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UHF Radios have become the more popular choice of CB, mainly due to their considerable price drop over the past decade and with repeater locations constantly growing throughout Australia, UHF CB users are gaining more coverage. 27MHz CBs used to be very popular, however with the advantages of UHF Radios and other communications devices such asHF radio, satellite phone and mobile phones, this is starting to diminish.
UHF radios provide FM quality, short range, line of sight communications and are excellent for convoys. In general, a UHF radio is not of much use in an emergency unless someone happens to be in range of your location – usually much less than 50km. Handheld units are useful because you can walk to higher ground and greatly extend the range if the vehicle is in a valley, or the battery is flat. Owning a pair of handhelds is also useful for bushwalking or in just about any situation you can imagine. In areas where repeaters are installed communication up to many hundreds of kilometres is possible. They are popular in pastoral country with stations operating on public & private repeaters.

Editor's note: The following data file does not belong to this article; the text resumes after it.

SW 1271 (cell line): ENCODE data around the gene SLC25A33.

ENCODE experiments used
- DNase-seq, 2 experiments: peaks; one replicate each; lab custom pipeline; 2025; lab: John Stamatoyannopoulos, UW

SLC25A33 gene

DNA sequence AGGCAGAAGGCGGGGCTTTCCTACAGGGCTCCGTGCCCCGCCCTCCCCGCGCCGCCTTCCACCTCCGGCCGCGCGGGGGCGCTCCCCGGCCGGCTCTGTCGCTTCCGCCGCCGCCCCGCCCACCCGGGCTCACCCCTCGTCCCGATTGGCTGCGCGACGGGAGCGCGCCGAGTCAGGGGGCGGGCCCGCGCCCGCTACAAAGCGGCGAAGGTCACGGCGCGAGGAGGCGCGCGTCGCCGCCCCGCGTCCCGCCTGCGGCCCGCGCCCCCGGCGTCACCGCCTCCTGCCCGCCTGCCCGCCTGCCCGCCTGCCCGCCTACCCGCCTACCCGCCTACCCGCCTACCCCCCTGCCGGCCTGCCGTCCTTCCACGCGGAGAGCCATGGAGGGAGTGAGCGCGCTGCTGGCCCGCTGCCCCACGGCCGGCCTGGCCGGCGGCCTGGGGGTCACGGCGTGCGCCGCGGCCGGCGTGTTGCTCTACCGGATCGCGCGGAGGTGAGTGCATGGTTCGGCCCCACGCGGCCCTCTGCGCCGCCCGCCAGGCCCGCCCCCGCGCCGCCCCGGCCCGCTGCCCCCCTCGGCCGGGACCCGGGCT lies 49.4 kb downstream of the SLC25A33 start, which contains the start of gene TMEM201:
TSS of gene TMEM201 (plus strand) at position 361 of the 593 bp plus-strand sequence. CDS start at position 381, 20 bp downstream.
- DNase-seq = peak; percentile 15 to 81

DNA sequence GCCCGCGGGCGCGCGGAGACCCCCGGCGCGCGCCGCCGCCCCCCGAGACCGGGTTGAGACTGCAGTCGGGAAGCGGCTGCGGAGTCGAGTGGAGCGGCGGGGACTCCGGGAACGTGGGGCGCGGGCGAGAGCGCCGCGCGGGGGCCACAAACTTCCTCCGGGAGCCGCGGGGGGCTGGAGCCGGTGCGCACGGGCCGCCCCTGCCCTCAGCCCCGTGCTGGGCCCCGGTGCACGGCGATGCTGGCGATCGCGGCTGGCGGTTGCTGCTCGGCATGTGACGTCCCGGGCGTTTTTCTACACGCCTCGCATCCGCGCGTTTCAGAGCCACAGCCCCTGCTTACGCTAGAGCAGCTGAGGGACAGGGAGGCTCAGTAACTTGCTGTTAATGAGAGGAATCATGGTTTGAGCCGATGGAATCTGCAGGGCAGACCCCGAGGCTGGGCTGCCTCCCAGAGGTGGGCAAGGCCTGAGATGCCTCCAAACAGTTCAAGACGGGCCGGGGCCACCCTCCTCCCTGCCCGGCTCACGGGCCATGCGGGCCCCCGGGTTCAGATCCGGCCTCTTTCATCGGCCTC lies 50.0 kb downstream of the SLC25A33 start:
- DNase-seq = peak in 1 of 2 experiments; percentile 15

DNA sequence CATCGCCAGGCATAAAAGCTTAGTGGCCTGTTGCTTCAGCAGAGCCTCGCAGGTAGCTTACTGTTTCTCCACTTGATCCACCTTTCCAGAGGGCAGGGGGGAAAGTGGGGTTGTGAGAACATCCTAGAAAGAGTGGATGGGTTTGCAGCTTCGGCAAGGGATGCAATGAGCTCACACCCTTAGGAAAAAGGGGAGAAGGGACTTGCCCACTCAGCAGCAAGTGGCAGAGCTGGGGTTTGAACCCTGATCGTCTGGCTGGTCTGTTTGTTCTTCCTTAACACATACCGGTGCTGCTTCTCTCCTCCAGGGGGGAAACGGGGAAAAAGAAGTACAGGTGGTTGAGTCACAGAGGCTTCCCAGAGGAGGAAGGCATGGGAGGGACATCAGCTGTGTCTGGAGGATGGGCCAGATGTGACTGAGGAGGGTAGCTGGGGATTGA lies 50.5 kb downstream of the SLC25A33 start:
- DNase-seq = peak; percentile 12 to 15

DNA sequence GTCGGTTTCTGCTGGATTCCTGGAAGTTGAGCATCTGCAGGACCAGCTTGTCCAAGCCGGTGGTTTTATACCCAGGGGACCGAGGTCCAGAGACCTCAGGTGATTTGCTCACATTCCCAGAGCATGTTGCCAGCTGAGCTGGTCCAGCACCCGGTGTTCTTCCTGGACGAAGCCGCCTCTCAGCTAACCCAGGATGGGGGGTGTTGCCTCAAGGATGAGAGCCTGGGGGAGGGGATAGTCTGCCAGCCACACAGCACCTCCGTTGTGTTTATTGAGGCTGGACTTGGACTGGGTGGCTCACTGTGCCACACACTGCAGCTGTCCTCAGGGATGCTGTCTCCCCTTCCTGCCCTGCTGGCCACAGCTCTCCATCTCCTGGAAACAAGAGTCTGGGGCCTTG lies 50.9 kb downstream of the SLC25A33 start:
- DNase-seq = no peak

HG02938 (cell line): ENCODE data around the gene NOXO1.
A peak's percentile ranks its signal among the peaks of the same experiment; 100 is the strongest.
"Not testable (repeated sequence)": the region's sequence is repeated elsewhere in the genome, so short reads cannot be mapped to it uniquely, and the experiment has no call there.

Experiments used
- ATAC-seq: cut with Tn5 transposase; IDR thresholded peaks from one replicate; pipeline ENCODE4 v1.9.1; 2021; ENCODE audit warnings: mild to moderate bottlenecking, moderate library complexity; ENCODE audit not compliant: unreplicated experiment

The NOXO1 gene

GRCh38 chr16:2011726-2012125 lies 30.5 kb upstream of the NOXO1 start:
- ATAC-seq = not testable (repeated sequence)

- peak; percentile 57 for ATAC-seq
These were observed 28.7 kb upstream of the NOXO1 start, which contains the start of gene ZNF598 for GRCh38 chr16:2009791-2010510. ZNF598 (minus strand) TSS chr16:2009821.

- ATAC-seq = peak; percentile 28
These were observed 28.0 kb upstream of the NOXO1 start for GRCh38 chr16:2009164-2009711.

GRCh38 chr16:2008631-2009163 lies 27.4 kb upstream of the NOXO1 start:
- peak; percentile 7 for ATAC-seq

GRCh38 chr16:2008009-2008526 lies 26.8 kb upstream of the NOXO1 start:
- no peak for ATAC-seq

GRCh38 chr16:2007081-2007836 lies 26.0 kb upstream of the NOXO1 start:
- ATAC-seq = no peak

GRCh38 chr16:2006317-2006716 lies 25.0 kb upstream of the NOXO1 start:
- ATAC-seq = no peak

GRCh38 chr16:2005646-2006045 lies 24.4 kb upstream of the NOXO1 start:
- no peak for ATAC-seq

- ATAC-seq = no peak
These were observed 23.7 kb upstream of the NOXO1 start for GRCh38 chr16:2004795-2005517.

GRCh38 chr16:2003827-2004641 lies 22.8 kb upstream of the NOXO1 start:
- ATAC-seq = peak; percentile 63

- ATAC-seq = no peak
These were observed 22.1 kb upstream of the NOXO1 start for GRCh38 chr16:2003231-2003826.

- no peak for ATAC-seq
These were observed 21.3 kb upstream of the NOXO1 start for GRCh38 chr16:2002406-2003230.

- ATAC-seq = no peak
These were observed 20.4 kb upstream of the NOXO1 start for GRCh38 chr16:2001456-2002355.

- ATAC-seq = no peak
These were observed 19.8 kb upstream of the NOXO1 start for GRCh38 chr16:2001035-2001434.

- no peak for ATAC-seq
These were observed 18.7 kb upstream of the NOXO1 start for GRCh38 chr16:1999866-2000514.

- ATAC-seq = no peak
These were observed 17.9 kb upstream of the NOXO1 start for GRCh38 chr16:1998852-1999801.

Most, if not all modern UHF CBs can scan all channels and lock in on a channel when a signal is heard. This overcomes the problem of not knowing which channel the repeater or the homestead is operating on. We suggest you scan all channels when travelling in unknown regions to pick up all transmissions.
To transmit on a UHF Repeater, you need to select an appropriate channel based on your proximity to a repeater station. Modern units usually work this out automatically.
These days there is only a very loosely applied code of speech and you can basically talk normally without any formalities or code words. Some people still use “Roger” or “Copy” to confirm they have received the message. “Over” is still in general travel use to indicate the end of transmission, but not by regular users that know one-another well such as between station operators or when reception is very clear for both parties. It is however very impolite to play music, swear or use a channel already in use by another party.